Friday, May 20, 2016
John O. McGinnis (Northwestern), The Case Against Disclosing Candidates’ Tax Returns:
I have previously expressed very substantial reservations about Donald Trump’s candidacy, but decline to join in the criticism about his refusal to release his tax returns. While a norm has developed suggesting that citizens have a right to see tax returns of presidential candidates and indeed candidates for some other offices, it is a bad norm. It invades privacy, discourages some people from entering politics, distracts from policy issues, and harms the prospects of those with complex financial affairs. ...
[T]here are issues peculiar to political campaign that also militate against a norm for disclosure. First, some tax returns can reveal information about businesses that will help competitors or harm family relations. ... Second, the release will hurt people with complex financial affairs, who take advantage of various tax preferences.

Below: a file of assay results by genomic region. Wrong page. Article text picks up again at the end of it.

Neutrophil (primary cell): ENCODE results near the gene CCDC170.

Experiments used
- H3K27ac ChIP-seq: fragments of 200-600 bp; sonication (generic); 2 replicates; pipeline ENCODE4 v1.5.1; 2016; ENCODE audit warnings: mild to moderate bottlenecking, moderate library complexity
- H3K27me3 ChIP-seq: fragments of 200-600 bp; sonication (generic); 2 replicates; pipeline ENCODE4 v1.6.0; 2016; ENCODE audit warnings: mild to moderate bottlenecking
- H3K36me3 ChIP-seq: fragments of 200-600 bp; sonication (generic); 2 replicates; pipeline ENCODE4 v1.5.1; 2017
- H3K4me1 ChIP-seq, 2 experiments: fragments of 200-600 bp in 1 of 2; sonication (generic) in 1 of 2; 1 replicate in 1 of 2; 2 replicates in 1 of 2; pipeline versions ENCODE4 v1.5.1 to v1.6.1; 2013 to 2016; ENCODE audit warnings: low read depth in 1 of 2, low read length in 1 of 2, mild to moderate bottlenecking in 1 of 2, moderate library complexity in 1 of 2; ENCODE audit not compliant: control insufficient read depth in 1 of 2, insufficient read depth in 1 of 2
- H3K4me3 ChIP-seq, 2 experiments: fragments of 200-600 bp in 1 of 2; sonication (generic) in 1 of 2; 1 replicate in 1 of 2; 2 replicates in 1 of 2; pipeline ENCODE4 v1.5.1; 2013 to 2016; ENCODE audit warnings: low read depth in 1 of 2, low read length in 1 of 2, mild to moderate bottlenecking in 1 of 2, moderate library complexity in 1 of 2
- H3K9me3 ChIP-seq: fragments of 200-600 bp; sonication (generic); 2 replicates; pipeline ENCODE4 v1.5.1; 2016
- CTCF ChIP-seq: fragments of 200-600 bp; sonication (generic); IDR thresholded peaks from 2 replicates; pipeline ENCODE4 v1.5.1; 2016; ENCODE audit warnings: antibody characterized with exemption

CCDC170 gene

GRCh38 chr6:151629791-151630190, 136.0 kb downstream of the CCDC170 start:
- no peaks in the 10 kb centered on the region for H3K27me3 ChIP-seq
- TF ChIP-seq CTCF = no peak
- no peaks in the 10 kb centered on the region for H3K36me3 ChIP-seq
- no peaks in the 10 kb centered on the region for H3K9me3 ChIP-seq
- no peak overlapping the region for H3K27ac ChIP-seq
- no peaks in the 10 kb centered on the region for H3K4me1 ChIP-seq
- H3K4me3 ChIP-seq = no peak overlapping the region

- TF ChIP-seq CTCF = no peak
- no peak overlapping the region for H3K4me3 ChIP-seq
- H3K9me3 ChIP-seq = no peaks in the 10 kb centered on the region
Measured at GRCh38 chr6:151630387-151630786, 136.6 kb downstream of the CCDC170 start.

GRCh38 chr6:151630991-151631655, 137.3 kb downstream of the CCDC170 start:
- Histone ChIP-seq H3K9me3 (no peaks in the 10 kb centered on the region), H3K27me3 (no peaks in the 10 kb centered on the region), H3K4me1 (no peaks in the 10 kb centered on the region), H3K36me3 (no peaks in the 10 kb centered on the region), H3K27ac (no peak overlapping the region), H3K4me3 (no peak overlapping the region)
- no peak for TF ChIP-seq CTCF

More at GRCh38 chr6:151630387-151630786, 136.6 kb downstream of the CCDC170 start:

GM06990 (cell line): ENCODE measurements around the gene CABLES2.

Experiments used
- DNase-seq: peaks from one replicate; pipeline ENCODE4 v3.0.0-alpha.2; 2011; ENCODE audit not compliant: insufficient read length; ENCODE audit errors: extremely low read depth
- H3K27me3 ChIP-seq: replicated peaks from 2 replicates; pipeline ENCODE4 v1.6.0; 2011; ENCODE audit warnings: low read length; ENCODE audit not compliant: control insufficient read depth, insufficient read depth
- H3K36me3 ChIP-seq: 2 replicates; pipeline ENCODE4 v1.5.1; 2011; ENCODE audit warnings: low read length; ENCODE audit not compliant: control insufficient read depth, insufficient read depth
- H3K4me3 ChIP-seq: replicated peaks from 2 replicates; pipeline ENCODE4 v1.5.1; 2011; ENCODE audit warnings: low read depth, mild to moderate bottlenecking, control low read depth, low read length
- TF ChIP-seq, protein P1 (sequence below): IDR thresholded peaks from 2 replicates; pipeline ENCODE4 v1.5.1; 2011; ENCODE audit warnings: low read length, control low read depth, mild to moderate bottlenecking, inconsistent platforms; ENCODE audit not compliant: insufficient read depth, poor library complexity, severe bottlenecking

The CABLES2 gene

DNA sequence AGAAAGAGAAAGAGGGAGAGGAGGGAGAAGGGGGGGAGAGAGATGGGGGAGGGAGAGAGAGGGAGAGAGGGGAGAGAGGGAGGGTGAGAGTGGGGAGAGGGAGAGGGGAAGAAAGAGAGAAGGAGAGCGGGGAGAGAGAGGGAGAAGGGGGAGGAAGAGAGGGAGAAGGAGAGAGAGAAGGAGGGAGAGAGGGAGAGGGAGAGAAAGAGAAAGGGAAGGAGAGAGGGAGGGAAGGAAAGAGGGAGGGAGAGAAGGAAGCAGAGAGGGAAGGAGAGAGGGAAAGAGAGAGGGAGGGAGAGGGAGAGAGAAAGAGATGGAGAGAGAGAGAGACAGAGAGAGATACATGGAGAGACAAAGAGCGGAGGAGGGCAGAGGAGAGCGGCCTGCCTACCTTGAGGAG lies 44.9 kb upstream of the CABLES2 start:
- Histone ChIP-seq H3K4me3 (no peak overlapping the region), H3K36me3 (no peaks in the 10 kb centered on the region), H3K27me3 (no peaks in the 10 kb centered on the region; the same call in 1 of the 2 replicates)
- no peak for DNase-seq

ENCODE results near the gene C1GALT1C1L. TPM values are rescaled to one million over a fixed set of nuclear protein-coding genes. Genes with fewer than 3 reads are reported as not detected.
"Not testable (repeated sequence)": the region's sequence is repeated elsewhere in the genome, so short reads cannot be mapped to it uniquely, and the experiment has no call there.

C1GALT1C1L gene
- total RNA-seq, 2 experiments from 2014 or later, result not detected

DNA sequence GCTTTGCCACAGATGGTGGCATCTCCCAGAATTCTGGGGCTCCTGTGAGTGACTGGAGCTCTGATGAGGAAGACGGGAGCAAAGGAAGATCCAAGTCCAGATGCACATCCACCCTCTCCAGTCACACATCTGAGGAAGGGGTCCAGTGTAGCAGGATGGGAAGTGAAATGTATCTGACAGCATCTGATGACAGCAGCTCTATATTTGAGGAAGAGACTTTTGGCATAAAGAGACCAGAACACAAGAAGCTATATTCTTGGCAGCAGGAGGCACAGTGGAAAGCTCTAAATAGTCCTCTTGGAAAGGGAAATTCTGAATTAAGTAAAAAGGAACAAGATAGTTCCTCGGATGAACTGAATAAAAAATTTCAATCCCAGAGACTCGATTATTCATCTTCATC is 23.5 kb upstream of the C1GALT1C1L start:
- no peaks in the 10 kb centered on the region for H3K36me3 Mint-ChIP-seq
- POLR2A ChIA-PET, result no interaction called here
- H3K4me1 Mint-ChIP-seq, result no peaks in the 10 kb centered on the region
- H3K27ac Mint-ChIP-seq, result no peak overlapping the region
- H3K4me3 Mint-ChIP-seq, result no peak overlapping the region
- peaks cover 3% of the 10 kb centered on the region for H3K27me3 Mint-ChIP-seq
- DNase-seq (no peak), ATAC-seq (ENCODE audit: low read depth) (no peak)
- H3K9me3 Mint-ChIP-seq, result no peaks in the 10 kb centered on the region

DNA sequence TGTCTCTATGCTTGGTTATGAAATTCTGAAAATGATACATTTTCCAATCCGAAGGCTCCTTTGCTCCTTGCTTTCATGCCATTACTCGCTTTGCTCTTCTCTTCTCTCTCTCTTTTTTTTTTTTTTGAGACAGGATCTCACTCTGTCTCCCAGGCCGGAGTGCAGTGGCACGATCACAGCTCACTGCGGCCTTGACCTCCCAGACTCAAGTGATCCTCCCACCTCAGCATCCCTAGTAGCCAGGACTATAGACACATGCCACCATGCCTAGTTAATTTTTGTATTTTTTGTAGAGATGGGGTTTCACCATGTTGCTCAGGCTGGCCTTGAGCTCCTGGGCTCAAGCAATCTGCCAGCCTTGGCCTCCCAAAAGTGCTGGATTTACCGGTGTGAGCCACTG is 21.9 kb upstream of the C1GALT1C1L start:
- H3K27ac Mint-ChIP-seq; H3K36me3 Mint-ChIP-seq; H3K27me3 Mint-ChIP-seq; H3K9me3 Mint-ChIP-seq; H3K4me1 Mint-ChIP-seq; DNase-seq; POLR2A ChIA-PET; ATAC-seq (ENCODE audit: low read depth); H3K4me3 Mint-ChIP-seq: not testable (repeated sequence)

Perhaps Trump should release his taxes as matter of political strategy. I have no insight there. But if he refuses and helps kills this political norm, at least something good will have come out of his candidacy.